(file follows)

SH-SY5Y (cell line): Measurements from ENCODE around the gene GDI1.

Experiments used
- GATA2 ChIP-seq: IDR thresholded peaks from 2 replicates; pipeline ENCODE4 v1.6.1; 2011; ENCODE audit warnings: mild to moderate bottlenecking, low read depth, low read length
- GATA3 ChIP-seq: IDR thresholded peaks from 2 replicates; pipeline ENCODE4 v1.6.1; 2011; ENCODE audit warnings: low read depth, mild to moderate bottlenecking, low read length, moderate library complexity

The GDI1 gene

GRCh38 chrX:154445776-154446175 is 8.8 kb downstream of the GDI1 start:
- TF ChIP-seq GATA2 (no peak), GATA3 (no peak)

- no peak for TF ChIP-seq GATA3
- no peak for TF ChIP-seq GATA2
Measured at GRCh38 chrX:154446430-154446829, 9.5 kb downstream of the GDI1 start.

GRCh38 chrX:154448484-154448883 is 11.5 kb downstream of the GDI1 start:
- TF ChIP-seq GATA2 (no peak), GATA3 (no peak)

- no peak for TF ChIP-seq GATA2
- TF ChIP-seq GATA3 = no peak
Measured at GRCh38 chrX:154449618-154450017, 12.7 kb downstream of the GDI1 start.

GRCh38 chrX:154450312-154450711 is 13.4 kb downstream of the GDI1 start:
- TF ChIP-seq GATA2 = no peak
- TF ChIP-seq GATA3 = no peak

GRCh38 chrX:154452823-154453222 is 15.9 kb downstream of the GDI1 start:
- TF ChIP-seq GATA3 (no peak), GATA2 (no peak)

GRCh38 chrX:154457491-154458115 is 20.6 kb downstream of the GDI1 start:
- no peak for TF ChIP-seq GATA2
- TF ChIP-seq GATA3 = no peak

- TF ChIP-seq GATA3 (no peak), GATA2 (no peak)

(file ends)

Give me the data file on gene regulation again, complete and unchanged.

SH-SY5Y (cell line): Measurements from ENCODE around the gene GDI1.

Experiments used
- GATA2 ChIP-seq: IDR thresholded peaks from 2 replicates; pipeline ENCODE4 v1.6.1; 2011; ENCODE audit warnings: mild to moderate bottlenecking, low read depth, low read length
- GATA3 ChIP-seq: IDR thresholded peaks from 2 replicates; pipeline ENCODE4 v1.6.1; 2011; ENCODE audit warnings: low read depth, mild to moderate bottlenecking, low read length, moderate library complexity

The GDI1 gene

GRCh38 chrX:154445776-154446175 is 8.8 kb downstream of the GDI1 start:
- TF ChIP-seq GATA2 (no peak), GATA3 (no peak)

- no peak for TF ChIP-seq GATA3
- no peak for TF ChIP-seq GATA2
Measured at GRCh38 chrX:154446430-154446829, 9.5 kb downstream of the GDI1 start.

GRCh38 chrX:154448484-154448883 is 11.5 kb downstream of the GDI1 start:
- TF ChIP-seq GATA2 (no peak), GATA3 (no peak)

- no peak for TF ChIP-seq GATA2
- TF ChIP-seq GATA3 = no peak
Measured at GRCh38 chrX:154449618-154450017, 12.7 kb downstream of the GDI1 start.

GRCh38 chrX:154450312-154450711 is 13.4 kb downstream of the GDI1 start:
- TF ChIP-seq GATA2 = no peak
- TF ChIP-seq GATA3 = no peak

GRCh38 chrX:154452823-154453222 is 15.9 kb downstream of the GDI1 start:
- TF ChIP-seq GATA3 (no peak), GATA2 (no peak)

GRCh38 chrX:154457491-154458115 is 20.6 kb downstream of the GDI1 start:
- no peak for TF ChIP-seq GATA2
- TF ChIP-seq GATA3 = no peak

- TF ChIP-seq GATA3 (no peak), GATA2 (no peak)